Noted filmmaker returns to Natchez

Published 12:00 am Friday, October 9, 2009

The Historic Natchez Conference is hosting a movie premiere of sorts on Saturday morning — 44 years after the filming of “Black Natchez.” On hand for the premiere in the ballroom of the Eola Hotel will be the filmmaker, Ed Pincus, who is making his first return trip to Natchez since the 1960s. “Black Natchez,” which has never been shown to a large audience in Natchez, documents the civil rights movement in Natchez from inside the movement.

In a 2007 article published in the Boston Globe, writer Joanna Weiss began an article about filmmaker Ed Pincus with these two introductory paragraphs:

“The story sounds like fiction from a screenwriter’s imagination: Groundbreaking filmmaker abandons his career to protect his family from a madman, reinvents himself as a farmer in a remote Vermont village, doesn’t make a movie for a quarter century. And then comes back.

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“That this has happened in real life — and happened to a man who helped to pioneer the art of autobiographical filmmaking — seems especially fitting. As a Cambridge documentary filmmaker in the 1960s and ‘70s, Ed Pincus philosophized about a director’s connection to his subject, then made an epic film about his family life. He moved to Vermont to escape from a man who had been featured in one of his earlier movies, a paranoid-schizophrenic civil rights worker who eventually shot and killed a U.S. Congressman.”

Ed Pincus met white civil rights worker Dennis Sweeney in Natchez while filming “Black Natchez.” A paranoid schizophrenic, Sweeney later threatened the lives of Pincus and his family and killed New York Congressman Allard Lowenstein in 1980.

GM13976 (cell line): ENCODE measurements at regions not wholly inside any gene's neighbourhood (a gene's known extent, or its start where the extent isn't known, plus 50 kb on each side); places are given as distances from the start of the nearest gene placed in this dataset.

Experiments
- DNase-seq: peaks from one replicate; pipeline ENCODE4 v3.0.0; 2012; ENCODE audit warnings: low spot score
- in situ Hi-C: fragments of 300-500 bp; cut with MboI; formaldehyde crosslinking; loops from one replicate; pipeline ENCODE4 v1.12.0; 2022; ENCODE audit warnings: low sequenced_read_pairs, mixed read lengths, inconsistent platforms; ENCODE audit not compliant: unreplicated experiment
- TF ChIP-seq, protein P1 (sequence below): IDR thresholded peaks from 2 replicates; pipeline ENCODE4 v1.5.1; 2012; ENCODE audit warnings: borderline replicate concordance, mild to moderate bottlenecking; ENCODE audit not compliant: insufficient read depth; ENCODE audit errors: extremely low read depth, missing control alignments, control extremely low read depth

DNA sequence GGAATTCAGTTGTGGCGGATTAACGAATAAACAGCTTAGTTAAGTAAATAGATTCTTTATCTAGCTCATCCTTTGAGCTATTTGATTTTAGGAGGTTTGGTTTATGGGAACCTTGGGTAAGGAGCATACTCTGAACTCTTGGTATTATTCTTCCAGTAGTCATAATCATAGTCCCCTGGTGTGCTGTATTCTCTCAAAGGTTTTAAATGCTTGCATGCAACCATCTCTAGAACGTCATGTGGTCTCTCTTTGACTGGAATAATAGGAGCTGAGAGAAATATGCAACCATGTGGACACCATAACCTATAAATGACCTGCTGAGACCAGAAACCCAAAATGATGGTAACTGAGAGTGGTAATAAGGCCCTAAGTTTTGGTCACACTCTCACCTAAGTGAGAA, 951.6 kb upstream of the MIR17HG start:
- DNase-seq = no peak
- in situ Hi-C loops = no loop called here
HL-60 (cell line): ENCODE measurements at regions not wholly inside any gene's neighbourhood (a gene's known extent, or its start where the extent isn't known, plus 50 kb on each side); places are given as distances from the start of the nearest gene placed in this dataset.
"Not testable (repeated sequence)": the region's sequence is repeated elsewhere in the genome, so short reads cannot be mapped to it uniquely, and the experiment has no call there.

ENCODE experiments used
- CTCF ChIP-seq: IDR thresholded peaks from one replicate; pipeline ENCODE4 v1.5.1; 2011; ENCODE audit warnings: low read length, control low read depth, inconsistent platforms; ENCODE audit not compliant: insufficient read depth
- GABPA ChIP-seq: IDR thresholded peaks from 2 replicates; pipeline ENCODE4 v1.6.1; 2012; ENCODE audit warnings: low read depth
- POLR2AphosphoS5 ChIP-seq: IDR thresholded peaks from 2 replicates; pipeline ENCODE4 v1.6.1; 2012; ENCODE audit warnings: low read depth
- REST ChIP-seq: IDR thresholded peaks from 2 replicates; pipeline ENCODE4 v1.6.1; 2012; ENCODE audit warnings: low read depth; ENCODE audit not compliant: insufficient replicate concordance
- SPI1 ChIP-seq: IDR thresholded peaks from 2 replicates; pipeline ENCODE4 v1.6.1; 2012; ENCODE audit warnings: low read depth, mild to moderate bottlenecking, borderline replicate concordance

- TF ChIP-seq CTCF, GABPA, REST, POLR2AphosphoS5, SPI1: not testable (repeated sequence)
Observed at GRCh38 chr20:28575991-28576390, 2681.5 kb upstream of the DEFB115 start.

Professor Lance Hill will open the conference session at 8:30 a.m. Saturday with a discussion of the civil rights movement in Natchez.

Hill is the author of “Deacons for Defense: Armed Resistance and the Civil Rights Movement,” and is executive director of the Southern Institute for Education and Research, a tolerance education and race relations research center based at Tulane University in New Orleans. Hill was instrumental in bringing Ed Pincus back to Natchez.

According to writer Joanna Weiss, “Pincus may not be a household name, but in the flourishing world of documentary films, his legacy is indisputable. He worked and taught in the 1960s and ‘70s, helping to cofound the MIT Film Section, an influential filmmaking lab. He developed an innovative way of capturing sound with a 16mm camera. He co-wrote, with filmmaker Steven Ascher, a gold-standard technical reference book for filmmakers.”

Mimi Miller is executive director of the Historic Natchez Foundation.